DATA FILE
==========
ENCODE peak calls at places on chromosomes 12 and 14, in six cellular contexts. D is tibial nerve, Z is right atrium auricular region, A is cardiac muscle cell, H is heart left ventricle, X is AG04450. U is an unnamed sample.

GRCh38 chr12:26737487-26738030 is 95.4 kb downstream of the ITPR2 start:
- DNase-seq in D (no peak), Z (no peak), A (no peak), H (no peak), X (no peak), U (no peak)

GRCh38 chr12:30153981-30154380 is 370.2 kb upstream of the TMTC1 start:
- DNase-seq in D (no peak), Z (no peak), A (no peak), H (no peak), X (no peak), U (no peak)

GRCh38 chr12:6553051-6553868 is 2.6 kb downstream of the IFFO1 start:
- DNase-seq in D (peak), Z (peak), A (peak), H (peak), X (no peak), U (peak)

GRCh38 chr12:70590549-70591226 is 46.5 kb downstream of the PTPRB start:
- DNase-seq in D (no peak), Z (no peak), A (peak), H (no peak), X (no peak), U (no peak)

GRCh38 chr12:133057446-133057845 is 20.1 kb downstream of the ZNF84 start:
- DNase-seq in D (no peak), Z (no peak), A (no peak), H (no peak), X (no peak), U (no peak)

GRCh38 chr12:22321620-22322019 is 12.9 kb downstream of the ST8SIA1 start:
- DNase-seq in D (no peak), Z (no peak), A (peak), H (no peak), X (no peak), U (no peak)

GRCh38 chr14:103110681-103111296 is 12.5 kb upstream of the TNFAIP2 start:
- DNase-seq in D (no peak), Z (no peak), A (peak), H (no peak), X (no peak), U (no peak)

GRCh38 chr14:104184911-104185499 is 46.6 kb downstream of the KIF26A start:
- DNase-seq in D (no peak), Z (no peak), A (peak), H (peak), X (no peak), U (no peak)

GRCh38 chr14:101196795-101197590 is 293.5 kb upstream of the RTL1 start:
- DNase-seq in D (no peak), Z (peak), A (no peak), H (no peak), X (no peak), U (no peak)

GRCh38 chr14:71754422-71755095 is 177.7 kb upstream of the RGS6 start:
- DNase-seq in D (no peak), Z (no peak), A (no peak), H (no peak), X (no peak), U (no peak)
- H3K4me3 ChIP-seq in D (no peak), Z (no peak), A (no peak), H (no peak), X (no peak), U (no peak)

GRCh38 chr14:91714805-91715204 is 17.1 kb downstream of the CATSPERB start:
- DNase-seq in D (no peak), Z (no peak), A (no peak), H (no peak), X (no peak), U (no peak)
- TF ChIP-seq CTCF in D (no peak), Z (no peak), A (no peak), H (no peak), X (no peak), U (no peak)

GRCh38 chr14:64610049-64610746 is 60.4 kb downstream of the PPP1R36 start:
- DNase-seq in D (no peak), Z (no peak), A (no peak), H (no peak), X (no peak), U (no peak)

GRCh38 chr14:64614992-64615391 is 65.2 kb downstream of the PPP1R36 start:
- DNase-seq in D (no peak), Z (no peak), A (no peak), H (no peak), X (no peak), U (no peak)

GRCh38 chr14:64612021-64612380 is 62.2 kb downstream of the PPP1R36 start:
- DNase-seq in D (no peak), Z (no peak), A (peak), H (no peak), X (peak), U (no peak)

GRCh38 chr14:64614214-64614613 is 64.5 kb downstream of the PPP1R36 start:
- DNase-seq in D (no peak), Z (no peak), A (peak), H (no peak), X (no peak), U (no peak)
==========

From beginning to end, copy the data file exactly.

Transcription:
ENCODE peak calls at places on chromosomes 12 and 14, in six cellular contexts. D is tibial nerve, Z is right atrium auricular region, A is cardiac muscle cell, H is heart left ventricle, X is AG04450. U is an unnamed sample.

GRCh38 chr12:26737487-26738030 is 95.4 kb downstream of the ITPR2 start:
- DNase-seq in D (no peak), Z (no peak), A (no peak), H (no peak), X (no peak), U (no peak)

GRCh38 chr12:30153981-30154380 is 370.2 kb upstream of the TMTC1 start:
- DNase-seq in D (no peak), Z (no peak), A (no peak), H (no peak), X (no peak), U (no peak)

GRCh38 chr12:6553051-6553868 is 2.6 kb downstream of the IFFO1 start:
- DNase-seq in D (peak), Z (peak), A (peak), H (peak), X (no peak), U (peak)

GRCh38 chr12:70590549-70591226 is 46.5 kb downstream of the PTPRB start:
- DNase-seq in D (no peak), Z (no peak), A (peak), H (no peak), X (no peak), U (no peak)

GRCh38 chr12:133057446-133057845 is 20.1 kb downstream of the ZNF84 start:
- DNase-seq in D (no peak), Z (no peak), A (no peak), H (no peak), X (no peak), U (no peak)

GRCh38 chr12:22321620-22322019 is 12.9 kb downstream of the ST8SIA1 start:
- DNase-seq in D (no peak), Z (no peak), A (peak), H (no peak), X (no peak), U (no peak)

GRCh38 chr14:103110681-103111296 is 12.5 kb upstream of the TNFAIP2 start:
- DNase-seq in D (no peak), Z (no peak), A (peak), H (no peak), X (no peak), U (no peak)

GRCh38 chr14:104184911-104185499 is 46.6 kb downstream of the KIF26A start:
- DNase-seq in D (no peak), Z (no peak), A (peak), H (peak), X (no peak), U (no peak)

GRCh38 chr14:101196795-101197590 is 293.5 kb upstream of the RTL1 start:
- DNase-seq in D (no peak), Z (peak), A (no peak), H (no peak), X (no peak), U (no peak)

GRCh38 chr14:71754422-71755095 is 177.7 kb upstream of the RGS6 start:
- DNase-seq in D (no peak), Z (no peak), A (no peak), H (no peak), X (no peak), U (no peak)
- H3K4me3 ChIP-seq in D (no peak), Z (no peak), A (no peak), H (no peak), X (no peak), U (no peak)

GRCh38 chr14:91714805-91715204 is 17.1 kb downstream of the CATSPERB start:
- DNase-seq in D (no peak), Z (no peak), A (no peak), H (no peak), X (no peak), U (no peak)
- TF ChIP-seq CTCF in D (no peak), Z (no peak), A (no peak), H (no peak), X (no peak), U (no peak)

GRCh38 chr14:64610049-64610746 is 60.4 kb downstream of the PPP1R36 start:
- DNase-seq in D (no peak), Z (no peak), A (no peak), H (no peak), X (no peak), U (no peak)

GRCh38 chr14:64614992-64615391 is 65.2 kb downstream of the PPP1R36 start:
- DNase-seq in D (no peak), Z (no peak), A (no peak), H (no peak), X (no peak), U (no peak)

GRCh38 chr14:64612021-64612380 is 62.2 kb downstream of the PPP1R36 start:
- DNase-seq in D (no peak), Z (no peak), A (peak), H (no peak), X (peak), U (no peak)

GRCh38 chr14:64614214-64614613 is 64.5 kb downstream of the PPP1R36 start:
- DNase-seq in D (no peak), Z (no peak), A (peak), H (no peak), X (no peak), U (no peak)